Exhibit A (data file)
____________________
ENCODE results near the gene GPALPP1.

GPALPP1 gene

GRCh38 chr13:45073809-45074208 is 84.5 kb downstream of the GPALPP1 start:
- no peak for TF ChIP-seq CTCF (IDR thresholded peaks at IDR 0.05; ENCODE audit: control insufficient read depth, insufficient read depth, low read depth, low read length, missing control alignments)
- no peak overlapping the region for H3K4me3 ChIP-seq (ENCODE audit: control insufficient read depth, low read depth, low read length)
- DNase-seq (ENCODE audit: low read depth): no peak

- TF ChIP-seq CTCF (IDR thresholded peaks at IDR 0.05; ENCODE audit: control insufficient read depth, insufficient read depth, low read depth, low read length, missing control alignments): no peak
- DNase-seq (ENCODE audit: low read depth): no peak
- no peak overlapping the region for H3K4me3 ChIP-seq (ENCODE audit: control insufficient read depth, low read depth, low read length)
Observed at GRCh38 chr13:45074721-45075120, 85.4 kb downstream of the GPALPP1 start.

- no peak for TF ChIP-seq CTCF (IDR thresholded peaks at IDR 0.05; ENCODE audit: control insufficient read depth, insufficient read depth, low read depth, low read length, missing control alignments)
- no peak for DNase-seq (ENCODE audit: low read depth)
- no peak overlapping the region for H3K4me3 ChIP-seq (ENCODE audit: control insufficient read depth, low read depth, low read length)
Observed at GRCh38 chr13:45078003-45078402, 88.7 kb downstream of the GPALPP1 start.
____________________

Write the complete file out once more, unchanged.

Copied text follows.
ENCODE results near the gene GPALPP1.

GPALPP1 gene

GRCh38 chr13:45073809-45074208 is 84.5 kb downstream of the GPALPP1 start:
- no peak for TF ChIP-seq CTCF (IDR thresholded peaks at IDR 0.05; ENCODE audit: control insufficient read depth, insufficient read depth, low read depth, low read length, missing control alignments)
- no peak overlapping the region for H3K4me3 ChIP-seq (ENCODE audit: control insufficient read depth, low read depth, low read length)
- DNase-seq (ENCODE audit: low read depth): no peak

- TF ChIP-seq CTCF (IDR thresholded peaks at IDR 0.05; ENCODE audit: control insufficient read depth, insufficient read depth, low read depth, low read length, missing control alignments): no peak
- DNase-seq (ENCODE audit: low read depth): no peak
- no peak overlapping the region for H3K4me3 ChIP-seq (ENCODE audit: control insufficient read depth, low read depth, low read length)
Observed at GRCh38 chr13:45074721-45075120, 85.4 kb downstream of the GPALPP1 start.

- no peak for TF ChIP-seq CTCF (IDR thresholded peaks at IDR 0.05; ENCODE audit: control insufficient read depth, insufficient read depth, low read depth, low read length, missing control alignments)
- no peak for DNase-seq (ENCODE audit: low read depth)
- no peak overlapping the region for H3K4me3 ChIP-seq (ENCODE audit: control insufficient read depth, low read depth, low read length)
Observed at GRCh38 chr13:45078003-45078402, 88.7 kb downstream of the GPALPP1 start.